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What to expect

Hi, I'm David. A journalist, and a curious generalist.
I've been curating the best of the web for my newsletter since 2011. I'd love to be your diligent curator, too.

Recommendations in the Weekly Filet are things I want my friends to see.

Things that tickle and delight a curious mind.

Articles, books, podcasts, graphics, videos, photographs,...The form is never the limit.

I let these questions guide me:
1. Does it help understand a complex, important issue?
2. Does it foster empathy by making you see the world through others' eyes?
3. Does it inspire self-reflection?

If it's timely, that's good. If it's timeless, that's better.

If in doubt, I prefer nerdy, witty, ambiguous. Solutions-oriented and actionable. Candid.

Don't expect news. Expect new insights.
Expect to be surprised.

Surprise me now!

Treasure trove

2362 recommended links since 2011

The Opposite of Loneliness

«We don’t have a word for the opposite of loneliness, but if we did, I could say that’s what I want in life. […] It’s not quite love and it’s not quite community; it’s just this feeling that there are people, an abundance of people, who are in this together. Who are on your team.» A beautiful short essay, and heartbreaking to read that the author, 22 years old, died in an accident just a few days after writing it.

From Weekly Filet #453, in August 2023.

    The end of the Chinese financial miracle?

    What is happening with China’s economy? And where might it go from here? The David McWilliams provides a good big picture analysis. The key assumption: China has «economic long Covid».

    From Weekly Filet #453, in August 2023.

      The Big Here Quiz

      Something to ponder and explore over the weekend: 30 questions to elevate your awareness (and literacy) of the greater place in which you live. Point North. How many people live in your watershed? Where does the pollution in your air come from?

      From Weekly Filet #453, in August 2023.

        Elon Musk’s Shadow Rule

        An excellent, in-depth profile of Elon Musk. It tells the story of a determined, wildly successful man, deeply lonely, increasingly spiralling out of control – all while being in control of critical infrastructure with wide geopolitical ramifications.

        From Weekly Filet #453, in August 2023.

          Slum photos were weaponised against the people they depict

          It’s a thin line between documenting suffering and injustice to raise awareness, and exploiting the people depicted in the images (the iconic image of the «Afghan Girl» is an infamous example). Sometimes, it’s not a thin line: This historical essay describes how slum photography was explicitly used against the people it showed, to make their lives worse.

          From Weekly Filet #453, in August 2023.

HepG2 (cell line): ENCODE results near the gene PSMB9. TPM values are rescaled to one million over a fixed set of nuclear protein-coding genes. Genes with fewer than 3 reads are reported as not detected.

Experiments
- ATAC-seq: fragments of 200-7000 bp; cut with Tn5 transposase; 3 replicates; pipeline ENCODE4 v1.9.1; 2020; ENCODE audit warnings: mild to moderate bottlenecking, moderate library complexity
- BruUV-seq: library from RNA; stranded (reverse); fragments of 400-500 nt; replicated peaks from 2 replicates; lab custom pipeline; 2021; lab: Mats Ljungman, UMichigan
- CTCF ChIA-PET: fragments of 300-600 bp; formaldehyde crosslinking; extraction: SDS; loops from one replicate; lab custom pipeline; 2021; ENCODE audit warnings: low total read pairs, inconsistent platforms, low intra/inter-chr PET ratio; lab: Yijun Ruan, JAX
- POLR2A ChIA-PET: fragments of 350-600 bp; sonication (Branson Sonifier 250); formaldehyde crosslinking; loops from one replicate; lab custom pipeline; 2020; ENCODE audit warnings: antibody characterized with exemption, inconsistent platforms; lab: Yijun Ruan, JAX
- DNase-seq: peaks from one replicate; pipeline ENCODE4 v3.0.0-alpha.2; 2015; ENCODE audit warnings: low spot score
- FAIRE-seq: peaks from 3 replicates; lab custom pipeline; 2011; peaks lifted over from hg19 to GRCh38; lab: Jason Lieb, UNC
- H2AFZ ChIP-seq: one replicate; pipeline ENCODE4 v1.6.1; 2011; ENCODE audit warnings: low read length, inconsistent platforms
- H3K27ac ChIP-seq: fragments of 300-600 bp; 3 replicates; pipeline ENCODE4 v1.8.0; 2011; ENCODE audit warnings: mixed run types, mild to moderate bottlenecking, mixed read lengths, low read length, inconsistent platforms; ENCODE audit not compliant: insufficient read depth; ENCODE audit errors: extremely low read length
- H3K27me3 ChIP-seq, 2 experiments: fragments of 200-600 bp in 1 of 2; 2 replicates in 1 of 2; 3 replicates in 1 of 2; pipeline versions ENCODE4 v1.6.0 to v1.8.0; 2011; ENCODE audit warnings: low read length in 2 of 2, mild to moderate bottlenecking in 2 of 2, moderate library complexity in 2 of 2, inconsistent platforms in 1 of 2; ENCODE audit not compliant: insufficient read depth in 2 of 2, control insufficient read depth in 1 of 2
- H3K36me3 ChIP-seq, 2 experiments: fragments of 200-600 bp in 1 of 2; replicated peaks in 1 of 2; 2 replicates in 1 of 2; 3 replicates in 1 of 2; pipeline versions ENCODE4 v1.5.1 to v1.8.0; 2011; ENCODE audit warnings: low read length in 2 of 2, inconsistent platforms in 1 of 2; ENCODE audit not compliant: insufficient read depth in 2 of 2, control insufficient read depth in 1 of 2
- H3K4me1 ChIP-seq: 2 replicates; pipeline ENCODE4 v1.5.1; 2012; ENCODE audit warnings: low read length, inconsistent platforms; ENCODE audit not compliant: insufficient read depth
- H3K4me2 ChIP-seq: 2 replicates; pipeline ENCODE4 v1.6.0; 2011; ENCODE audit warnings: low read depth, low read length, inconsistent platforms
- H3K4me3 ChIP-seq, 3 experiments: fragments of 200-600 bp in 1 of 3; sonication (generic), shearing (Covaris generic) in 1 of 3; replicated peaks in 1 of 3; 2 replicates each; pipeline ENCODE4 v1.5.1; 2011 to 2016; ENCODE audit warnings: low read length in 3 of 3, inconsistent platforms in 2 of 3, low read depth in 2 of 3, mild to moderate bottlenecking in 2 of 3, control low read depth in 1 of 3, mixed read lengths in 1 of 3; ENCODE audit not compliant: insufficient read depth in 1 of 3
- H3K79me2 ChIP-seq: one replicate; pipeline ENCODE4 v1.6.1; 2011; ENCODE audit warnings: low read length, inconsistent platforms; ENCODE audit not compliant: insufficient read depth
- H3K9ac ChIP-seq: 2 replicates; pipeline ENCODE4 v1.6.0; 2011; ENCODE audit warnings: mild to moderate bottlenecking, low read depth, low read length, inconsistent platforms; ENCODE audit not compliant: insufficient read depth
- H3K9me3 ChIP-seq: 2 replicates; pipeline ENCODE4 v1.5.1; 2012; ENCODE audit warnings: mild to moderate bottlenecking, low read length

Paragliding Disaster: Sucked Towards the Stratosphere

            Gripping first episode of a new podcast. Real Survival Stories tells the «astonishing tales of ordinary people thrust into extraordinary situations». In this first episode: a paraglider gets sucked into a thunderstorm, rises to 10000 meters, becomes unconscious…and somehow survives.

            From Weekly Filet #452, in August 2023.

              Fatigue Can Shatter a Person

              Everyone who made it through the Covid pandemic largely unharmed should take the time to read this. For most people, Covid might be an unpleasant memory. For some, it meant «a complete depletion of the essence of who you are, of your life force». Ed Yong with a compassionate and nuanced perspective on the profound effects of Long Covid and ME/CFS.

              From Weekly Filet #452, in August 2023.

                Explained: The conspiracy to make AI seem harder than it is

                This is hands down the best primer on how AI models work. It’s a 90-minute talk by Spotify Co-President Gustav Söderstöm to bring their employees up to speed, but it works for any audience. His premise: AI models might be highly complex in practice, but in theory, they are quite easy to understand — if you take away all the jargon. That’s what he does, masterfully, and explains everything from the basics of large language models to how AI models can generate images and music from text alone. I had many moments during the talk when I thought to myself «Ok, I understand this, but how about…?» and it’s always the next thing he goes on to explain. So good.

                From Weekly Filet #452, in August 2023.

                The limits of our personal experience and the value of statistics

                «For every person you know, there are ten million people you do not know.» A great piece on why we need to embrace statistics to understand the world. Key point: «A statistical view without personal experience lacks depth, and personal experience without statistical knowledge lacks perspective.»

                From Weekly Filet #452, in August 2023.